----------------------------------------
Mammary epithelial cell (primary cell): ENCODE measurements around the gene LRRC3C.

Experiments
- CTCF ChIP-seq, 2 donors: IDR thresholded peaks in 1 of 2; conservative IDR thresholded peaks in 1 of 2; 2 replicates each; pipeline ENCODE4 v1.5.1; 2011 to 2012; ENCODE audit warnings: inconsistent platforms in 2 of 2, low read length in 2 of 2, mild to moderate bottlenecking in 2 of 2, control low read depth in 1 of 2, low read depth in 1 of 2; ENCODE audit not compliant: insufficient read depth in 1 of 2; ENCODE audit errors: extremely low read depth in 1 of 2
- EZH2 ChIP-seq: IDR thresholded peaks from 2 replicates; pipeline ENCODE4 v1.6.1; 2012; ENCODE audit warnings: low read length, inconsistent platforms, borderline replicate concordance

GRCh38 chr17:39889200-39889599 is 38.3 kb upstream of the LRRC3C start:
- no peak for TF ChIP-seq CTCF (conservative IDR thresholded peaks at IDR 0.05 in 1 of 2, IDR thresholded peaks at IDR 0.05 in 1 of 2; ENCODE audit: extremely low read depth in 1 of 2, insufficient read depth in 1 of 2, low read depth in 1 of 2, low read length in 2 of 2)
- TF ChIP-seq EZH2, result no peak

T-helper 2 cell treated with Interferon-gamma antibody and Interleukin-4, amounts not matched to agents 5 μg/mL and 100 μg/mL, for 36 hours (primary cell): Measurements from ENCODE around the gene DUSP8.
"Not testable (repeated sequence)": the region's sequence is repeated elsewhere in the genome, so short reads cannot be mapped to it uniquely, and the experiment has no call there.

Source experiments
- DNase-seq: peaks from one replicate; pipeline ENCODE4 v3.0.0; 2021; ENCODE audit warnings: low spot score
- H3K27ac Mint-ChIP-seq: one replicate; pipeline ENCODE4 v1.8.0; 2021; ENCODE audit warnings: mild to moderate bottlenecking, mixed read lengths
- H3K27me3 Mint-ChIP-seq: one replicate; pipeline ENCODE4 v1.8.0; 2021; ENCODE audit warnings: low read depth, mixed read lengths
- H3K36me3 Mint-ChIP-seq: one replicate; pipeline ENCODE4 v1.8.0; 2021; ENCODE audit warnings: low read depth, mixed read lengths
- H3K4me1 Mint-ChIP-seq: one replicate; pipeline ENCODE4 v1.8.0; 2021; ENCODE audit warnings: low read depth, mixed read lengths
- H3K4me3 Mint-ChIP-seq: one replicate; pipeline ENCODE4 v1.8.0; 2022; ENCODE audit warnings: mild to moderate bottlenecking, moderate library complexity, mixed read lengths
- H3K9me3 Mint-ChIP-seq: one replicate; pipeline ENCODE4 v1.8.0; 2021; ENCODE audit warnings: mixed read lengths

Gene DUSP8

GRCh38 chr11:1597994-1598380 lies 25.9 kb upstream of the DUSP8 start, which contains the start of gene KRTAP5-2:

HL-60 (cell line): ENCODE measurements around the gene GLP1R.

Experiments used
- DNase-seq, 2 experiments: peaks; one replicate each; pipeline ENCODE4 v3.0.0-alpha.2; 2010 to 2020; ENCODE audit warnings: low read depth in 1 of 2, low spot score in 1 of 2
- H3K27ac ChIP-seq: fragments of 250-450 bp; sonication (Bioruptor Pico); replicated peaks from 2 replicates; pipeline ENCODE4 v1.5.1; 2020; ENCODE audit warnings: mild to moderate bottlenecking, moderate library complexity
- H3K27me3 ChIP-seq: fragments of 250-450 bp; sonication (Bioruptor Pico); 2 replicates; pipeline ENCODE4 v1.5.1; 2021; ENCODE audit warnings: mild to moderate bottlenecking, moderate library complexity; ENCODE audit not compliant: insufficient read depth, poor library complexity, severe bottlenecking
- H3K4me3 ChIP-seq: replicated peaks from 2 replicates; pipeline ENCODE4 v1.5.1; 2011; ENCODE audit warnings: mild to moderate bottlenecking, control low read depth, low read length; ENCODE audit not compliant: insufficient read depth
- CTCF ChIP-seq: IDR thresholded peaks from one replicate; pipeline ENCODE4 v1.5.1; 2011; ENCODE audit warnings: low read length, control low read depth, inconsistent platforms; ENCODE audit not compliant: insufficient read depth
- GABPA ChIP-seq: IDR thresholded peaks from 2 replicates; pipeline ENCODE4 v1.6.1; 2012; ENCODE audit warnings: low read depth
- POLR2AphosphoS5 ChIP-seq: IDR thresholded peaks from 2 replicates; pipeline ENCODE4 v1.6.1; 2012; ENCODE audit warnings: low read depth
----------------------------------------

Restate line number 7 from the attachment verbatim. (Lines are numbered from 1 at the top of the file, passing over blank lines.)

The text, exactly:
- TF ChIP-seq EZH2, result no peak